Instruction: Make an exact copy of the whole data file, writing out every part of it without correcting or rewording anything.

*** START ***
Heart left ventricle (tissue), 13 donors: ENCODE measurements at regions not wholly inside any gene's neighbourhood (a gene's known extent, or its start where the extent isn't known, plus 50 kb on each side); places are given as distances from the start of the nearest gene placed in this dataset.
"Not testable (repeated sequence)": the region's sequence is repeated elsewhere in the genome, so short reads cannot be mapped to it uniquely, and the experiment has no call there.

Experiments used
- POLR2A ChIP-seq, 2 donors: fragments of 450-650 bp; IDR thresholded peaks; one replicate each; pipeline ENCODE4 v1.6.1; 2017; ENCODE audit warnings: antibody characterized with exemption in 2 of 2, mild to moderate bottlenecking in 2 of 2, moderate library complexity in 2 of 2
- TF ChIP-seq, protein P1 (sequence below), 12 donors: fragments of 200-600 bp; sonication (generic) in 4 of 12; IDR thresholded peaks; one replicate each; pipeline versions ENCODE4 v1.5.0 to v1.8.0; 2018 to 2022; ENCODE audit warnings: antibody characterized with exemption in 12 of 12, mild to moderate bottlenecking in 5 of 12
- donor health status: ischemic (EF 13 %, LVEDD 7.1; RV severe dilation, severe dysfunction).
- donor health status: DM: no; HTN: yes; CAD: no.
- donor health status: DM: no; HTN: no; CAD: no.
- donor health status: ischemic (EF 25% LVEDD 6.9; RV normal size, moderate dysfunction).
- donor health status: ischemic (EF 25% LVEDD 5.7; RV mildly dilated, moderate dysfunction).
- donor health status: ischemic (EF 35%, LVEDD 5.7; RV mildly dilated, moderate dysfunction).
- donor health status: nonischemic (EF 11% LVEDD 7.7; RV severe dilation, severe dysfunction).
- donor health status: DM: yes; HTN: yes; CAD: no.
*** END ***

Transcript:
Heart left ventricle (tissue), 13 donors: ENCODE measurements at regions not wholly inside any gene's neighbourhood (a gene's known extent, or its start where the extent isn't known, plus 50 kb on each side); places are given as distances from the start of the nearest gene placed in this dataset.
"Not testable (repeated sequence)": the region's sequence is repeated elsewhere in the genome, so short reads cannot be mapped to it uniquely, and the experiment has no call there.

Experiments used
- POLR2A ChIP-seq, 2 donors: fragments of 450-650 bp; IDR thresholded peaks; one replicate each; pipeline ENCODE4 v1.6.1; 2017; ENCODE audit warnings: antibody characterized with exemption in 2 of 2, mild to moderate bottlenecking in 2 of 2, moderate library complexity in 2 of 2
- TF ChIP-seq, protein P1 (sequence below), 12 donors: fragments of 200-600 bp; sonication (generic) in 4 of 12; IDR thresholded peaks; one replicate each; pipeline versions ENCODE4 v1.5.0 to v1.8.0; 2018 to 2022; ENCODE audit warnings: antibody characterized with exemption in 12 of 12, mild to moderate bottlenecking in 5 of 12
- donor health status: ischemic (EF 13 %, LVEDD 7.1; RV severe dilation, severe dysfunction).
- donor health status: DM: no; HTN: yes; CAD: no.
- donor health status: DM: no; HTN: no; CAD: no.
- donor health status: ischemic (EF 25% LVEDD 6.9; RV normal size, moderate dysfunction).
- donor health status: ischemic (EF 25% LVEDD 5.7; RV mildly dilated, moderate dysfunction).
- donor health status: ischemic (EF 35%, LVEDD 5.7; RV mildly dilated, moderate dysfunction).
- donor health status: nonischemic (EF 11% LVEDD 7.7; RV severe dilation, severe dysfunction).
- donor health status: DM: yes; HTN: yes; CAD: no.